CrimProf Blog

Editor: Kevin Cole
Univ. of San Diego School of Law

Monday, November 7, 2005

Did You Hear about the Trick the Supreme Court is Playing on First-Time Advocates?

It was Halloween day and first-time advocate Kim Martin Lewis, partner at the Cincinnati firm Dinsmore & Shohl, was deep into arguing her first Supreme Court case, Central Virginia Community College v. Katz, a case on state sovereignty and bankruptcyJustice Ginsburg was in the middle of asking a question, when a "shot" rang out...[O]ne eyewitness likened the noise to a flash-bang grenade, used in war to disorient the enemy...Ginsburg jumped from her seat and Court police approached the bench.  There was momentary alarm, before everyone realized, the "shot" was a lightbulb that exploded; glass fragments and flaming filament fell from the ceiling.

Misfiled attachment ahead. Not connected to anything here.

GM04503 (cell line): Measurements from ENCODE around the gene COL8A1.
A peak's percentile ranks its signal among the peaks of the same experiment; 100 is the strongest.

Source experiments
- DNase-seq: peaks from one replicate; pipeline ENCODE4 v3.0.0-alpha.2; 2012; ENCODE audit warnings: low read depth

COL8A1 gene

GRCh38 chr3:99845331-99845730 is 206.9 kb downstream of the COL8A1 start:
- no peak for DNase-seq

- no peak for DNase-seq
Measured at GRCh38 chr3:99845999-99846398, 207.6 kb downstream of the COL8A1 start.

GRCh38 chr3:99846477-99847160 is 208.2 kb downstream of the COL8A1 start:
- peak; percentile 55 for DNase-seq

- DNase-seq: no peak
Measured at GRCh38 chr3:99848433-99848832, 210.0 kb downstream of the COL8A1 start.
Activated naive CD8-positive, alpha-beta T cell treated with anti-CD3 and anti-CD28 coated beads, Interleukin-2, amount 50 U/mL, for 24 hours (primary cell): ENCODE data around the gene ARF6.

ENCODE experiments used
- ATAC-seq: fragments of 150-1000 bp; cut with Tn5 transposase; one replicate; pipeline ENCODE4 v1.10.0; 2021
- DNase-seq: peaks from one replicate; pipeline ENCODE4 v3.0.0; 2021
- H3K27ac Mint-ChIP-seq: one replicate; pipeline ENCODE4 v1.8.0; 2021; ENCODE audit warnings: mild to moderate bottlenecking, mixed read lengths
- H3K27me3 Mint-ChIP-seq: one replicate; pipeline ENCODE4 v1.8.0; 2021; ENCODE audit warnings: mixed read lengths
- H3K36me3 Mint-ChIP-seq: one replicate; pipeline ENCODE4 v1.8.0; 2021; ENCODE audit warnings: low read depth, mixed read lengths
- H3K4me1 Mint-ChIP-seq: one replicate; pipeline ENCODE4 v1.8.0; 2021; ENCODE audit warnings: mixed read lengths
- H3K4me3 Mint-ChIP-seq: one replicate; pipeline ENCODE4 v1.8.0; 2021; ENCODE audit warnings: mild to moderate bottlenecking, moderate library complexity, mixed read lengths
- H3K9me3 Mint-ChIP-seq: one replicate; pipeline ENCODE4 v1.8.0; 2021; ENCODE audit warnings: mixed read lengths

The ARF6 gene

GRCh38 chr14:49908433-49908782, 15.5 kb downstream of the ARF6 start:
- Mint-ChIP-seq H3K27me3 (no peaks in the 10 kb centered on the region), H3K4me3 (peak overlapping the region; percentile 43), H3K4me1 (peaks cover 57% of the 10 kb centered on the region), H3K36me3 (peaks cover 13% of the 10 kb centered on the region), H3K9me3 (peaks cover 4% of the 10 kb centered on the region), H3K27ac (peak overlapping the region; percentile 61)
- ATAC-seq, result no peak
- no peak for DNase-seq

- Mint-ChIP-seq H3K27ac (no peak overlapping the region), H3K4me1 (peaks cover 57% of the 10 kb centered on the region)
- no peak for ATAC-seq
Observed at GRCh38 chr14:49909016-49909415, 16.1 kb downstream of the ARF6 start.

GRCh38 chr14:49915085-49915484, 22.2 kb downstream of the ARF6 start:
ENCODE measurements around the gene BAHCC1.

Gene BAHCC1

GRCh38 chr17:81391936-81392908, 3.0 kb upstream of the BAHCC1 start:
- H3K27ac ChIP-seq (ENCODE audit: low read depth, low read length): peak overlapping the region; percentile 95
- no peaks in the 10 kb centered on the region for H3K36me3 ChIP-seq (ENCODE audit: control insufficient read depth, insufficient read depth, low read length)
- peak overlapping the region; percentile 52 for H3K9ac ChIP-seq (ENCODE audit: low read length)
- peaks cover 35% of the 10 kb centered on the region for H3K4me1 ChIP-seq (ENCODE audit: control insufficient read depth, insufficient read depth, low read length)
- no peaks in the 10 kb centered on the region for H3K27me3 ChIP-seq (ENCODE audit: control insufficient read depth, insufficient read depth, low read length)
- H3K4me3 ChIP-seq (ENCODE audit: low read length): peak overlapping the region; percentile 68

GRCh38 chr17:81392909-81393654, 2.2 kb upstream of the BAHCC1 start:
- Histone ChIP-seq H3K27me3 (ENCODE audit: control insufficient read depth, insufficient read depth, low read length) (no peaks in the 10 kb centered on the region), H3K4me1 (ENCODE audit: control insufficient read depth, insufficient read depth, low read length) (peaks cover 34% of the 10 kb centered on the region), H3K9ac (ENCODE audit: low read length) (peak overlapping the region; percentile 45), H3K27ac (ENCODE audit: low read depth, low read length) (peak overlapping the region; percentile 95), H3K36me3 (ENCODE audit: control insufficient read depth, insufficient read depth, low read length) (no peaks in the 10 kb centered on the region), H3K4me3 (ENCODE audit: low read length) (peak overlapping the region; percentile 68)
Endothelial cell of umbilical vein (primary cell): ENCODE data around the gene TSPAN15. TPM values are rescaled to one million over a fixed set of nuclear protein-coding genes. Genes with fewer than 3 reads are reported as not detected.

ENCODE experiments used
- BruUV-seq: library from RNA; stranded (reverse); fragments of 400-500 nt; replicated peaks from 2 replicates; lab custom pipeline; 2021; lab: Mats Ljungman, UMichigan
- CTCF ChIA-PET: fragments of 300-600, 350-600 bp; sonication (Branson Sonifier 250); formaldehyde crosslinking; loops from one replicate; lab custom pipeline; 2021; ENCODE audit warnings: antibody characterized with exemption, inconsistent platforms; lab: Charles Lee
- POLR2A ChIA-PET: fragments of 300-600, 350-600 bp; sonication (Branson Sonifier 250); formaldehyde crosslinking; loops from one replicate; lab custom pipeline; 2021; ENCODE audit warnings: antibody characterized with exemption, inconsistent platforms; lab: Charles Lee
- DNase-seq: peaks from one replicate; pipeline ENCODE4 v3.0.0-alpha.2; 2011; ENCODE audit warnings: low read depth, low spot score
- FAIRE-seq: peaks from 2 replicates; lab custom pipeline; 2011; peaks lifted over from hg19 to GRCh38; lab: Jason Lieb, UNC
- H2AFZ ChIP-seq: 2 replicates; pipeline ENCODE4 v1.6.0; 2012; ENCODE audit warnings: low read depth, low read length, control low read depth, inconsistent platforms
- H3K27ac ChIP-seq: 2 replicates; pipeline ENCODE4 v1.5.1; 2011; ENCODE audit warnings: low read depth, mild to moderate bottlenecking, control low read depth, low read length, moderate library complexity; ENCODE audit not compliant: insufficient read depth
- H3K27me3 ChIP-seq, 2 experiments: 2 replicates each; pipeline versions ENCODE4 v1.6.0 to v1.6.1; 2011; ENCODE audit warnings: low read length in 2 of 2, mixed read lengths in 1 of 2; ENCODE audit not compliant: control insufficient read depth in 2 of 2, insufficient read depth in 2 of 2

Lewis was shaken by the incident, "It absolutely sounded like a shot," Lewis said afterward. "There was this little ball of fire, and then the glass. It scared the heck out of me."  But Chief Justice John Roberts Jr. quickly moved to cut the tension.  This is just a trick "'they play on new chief justices all the time.' The remark had the desired effect, and people began laughing. Justice Antonin Scalia chimed in, 'Happy Halloween!'

And Ginsburg, barely missing a beat, started to resume her question. But Roberts could not resist one more crack: 'We're even more in the dark now than before,' he said, as the justices and spectators settled down. At the end of the argument, Roberts thanked the lawyers and apologized 'for the fireworks.'  Story from [Mark Godsey]

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